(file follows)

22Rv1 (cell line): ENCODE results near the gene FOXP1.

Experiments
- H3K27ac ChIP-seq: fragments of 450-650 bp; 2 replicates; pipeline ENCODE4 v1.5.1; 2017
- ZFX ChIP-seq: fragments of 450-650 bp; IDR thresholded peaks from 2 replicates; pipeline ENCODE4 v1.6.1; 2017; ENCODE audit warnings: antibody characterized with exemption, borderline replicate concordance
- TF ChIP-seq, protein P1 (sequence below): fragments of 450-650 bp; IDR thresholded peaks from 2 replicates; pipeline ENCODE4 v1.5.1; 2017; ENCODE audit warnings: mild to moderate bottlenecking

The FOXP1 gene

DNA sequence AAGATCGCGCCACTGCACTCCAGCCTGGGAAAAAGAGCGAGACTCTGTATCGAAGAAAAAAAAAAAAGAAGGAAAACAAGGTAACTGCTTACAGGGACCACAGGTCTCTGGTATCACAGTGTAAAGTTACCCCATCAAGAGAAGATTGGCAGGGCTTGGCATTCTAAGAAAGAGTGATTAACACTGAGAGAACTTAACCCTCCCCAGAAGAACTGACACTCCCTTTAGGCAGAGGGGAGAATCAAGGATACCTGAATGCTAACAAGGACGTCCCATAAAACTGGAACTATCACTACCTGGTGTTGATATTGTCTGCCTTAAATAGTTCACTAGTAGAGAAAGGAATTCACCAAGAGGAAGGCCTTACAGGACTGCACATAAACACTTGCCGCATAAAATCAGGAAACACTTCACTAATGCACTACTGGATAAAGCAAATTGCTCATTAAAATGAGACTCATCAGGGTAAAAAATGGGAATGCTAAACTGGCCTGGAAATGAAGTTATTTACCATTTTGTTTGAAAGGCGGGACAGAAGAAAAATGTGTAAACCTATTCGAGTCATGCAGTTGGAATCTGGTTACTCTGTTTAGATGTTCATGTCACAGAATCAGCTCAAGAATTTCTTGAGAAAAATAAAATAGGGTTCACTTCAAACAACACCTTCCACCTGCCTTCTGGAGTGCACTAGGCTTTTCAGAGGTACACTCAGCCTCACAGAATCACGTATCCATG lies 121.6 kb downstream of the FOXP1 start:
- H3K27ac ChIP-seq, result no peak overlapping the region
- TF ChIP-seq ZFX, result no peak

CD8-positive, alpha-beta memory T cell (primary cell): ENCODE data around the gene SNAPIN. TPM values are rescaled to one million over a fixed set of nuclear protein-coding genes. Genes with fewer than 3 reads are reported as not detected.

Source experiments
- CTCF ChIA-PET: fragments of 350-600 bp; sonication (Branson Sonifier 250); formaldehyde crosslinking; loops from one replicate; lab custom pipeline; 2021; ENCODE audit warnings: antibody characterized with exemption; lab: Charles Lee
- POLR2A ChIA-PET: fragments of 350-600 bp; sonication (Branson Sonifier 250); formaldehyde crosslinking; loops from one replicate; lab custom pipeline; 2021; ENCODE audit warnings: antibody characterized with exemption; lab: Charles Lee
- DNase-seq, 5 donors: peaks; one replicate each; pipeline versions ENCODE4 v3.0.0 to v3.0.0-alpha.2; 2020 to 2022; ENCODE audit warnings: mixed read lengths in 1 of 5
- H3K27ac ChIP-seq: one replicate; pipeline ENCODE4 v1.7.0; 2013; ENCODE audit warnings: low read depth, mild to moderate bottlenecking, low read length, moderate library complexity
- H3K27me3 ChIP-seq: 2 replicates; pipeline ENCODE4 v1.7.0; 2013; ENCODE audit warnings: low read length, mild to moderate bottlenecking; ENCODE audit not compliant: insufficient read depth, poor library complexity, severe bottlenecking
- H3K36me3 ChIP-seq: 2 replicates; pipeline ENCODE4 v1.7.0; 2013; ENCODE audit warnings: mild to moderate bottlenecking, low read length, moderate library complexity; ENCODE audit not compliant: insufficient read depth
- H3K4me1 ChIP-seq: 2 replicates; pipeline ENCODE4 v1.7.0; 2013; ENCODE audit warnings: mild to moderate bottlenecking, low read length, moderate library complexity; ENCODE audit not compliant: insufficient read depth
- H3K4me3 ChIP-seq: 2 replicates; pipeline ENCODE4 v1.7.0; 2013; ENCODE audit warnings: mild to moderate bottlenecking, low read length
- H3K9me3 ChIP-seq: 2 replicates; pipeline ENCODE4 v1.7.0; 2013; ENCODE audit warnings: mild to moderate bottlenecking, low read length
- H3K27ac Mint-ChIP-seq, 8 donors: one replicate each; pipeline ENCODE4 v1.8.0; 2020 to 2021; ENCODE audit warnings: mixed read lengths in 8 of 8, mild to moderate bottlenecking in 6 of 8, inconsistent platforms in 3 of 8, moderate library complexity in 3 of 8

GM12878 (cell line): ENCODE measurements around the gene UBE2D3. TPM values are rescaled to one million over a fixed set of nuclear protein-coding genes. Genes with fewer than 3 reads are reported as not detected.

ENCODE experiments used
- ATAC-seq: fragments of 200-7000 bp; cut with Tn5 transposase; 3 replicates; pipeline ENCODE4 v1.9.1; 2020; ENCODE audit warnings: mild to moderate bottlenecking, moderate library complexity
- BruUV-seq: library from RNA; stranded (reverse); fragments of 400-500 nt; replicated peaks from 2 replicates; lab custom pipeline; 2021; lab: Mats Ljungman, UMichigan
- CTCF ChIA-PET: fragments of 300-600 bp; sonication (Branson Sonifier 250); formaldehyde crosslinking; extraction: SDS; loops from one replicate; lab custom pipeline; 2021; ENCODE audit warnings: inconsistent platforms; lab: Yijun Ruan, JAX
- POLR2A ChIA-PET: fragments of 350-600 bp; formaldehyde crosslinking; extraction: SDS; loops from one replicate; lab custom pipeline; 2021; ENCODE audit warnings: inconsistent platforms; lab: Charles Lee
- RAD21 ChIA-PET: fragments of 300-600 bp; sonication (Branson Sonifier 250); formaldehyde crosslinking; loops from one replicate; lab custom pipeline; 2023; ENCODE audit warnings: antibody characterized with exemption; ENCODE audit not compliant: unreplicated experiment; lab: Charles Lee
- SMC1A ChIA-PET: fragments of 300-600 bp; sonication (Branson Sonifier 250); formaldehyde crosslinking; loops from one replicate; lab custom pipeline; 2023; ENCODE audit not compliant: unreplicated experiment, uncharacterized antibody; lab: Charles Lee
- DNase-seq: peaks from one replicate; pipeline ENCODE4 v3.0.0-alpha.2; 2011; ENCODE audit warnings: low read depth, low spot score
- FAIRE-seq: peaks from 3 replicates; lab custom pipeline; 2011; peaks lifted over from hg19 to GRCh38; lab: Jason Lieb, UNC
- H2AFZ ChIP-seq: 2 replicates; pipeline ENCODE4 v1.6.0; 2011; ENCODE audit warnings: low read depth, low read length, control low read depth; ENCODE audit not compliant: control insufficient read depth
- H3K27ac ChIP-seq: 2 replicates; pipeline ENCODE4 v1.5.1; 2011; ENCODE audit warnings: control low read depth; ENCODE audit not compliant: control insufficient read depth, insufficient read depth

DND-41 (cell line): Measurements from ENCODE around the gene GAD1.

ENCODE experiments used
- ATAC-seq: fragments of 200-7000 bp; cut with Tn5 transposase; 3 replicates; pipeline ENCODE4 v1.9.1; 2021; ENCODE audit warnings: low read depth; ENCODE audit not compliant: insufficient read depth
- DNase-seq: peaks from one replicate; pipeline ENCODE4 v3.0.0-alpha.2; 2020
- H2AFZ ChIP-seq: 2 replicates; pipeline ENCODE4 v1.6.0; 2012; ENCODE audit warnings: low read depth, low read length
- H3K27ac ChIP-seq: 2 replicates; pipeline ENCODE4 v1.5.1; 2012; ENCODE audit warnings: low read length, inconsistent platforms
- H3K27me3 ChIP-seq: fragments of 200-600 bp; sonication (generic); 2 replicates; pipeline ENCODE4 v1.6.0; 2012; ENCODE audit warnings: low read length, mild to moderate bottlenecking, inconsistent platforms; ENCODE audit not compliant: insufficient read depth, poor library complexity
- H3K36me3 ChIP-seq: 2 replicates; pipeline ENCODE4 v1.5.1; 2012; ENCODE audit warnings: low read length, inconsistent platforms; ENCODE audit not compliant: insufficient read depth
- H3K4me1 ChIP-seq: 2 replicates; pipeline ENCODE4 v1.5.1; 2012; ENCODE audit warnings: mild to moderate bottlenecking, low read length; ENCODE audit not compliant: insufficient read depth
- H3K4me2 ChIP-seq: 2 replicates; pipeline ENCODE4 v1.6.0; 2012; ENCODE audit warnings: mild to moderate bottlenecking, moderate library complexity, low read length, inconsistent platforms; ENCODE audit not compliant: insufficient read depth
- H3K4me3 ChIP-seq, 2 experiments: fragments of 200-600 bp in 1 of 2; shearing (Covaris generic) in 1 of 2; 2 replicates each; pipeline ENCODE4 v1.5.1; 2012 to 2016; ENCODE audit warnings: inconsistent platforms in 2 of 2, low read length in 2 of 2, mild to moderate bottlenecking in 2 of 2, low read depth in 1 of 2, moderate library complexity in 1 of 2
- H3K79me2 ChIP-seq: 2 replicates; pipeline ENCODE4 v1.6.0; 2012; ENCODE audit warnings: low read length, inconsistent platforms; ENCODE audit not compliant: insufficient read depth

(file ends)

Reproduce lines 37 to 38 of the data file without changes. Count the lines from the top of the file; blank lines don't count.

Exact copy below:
- DNase-seq: peaks from one replicate; pipeline ENCODE4 v3.0.0-alpha.2; 2020
- H2AFZ ChIP-seq: 2 replicates; pipeline ENCODE4 v1.6.0; 2012; ENCODE audit warnings: low read depth, low read length